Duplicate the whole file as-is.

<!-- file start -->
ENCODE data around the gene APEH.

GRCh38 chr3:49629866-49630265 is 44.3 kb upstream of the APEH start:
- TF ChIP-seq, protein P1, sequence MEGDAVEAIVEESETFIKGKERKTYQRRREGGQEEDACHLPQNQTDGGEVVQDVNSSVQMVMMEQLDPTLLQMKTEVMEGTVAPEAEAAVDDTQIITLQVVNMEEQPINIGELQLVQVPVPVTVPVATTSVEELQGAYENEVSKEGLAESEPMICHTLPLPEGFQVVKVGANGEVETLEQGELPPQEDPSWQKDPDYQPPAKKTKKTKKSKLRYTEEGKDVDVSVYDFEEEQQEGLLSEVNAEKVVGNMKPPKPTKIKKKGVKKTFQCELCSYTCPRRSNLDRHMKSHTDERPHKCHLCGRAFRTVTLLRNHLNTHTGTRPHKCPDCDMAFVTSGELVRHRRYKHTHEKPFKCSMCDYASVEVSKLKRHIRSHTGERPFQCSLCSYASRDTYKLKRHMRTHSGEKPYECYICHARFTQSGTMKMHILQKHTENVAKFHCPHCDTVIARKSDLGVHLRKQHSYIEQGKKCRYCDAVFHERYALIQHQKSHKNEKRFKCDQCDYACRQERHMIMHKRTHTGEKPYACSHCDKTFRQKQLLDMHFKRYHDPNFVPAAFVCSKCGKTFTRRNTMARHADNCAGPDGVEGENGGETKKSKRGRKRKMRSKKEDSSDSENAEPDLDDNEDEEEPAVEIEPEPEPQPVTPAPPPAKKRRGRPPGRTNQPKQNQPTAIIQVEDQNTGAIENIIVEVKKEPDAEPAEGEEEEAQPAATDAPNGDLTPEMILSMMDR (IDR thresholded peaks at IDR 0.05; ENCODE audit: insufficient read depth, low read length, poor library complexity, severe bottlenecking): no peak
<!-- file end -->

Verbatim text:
ENCODE data around the gene APEH.

GRCh38 chr3:49629866-49630265 is 44.3 kb upstream of the APEH start:
- TF ChIP-seq, protein P1, sequence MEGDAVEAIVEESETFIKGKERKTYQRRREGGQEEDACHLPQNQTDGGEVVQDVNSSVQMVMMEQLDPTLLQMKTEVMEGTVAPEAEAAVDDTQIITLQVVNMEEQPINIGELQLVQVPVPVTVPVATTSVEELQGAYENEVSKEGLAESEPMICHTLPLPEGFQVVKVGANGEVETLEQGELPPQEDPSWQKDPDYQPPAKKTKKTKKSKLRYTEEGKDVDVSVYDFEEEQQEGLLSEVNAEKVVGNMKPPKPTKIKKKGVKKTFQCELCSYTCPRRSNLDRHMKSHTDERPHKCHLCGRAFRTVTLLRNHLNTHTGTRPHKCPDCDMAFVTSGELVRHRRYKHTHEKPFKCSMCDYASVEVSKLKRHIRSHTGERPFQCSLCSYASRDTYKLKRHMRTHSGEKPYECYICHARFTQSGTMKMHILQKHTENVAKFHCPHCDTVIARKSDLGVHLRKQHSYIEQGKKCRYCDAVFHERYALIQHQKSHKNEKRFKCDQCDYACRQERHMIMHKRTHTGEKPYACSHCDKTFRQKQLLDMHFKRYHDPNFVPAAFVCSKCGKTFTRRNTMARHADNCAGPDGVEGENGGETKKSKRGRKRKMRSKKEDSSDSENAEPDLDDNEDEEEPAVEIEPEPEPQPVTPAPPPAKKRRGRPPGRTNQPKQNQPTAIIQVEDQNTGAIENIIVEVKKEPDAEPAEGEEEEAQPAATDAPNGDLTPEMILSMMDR (IDR thresholded peaks at IDR 0.05; ENCODE audit: insufficient read depth, low read length, poor library complexity, severe bottlenecking): no peak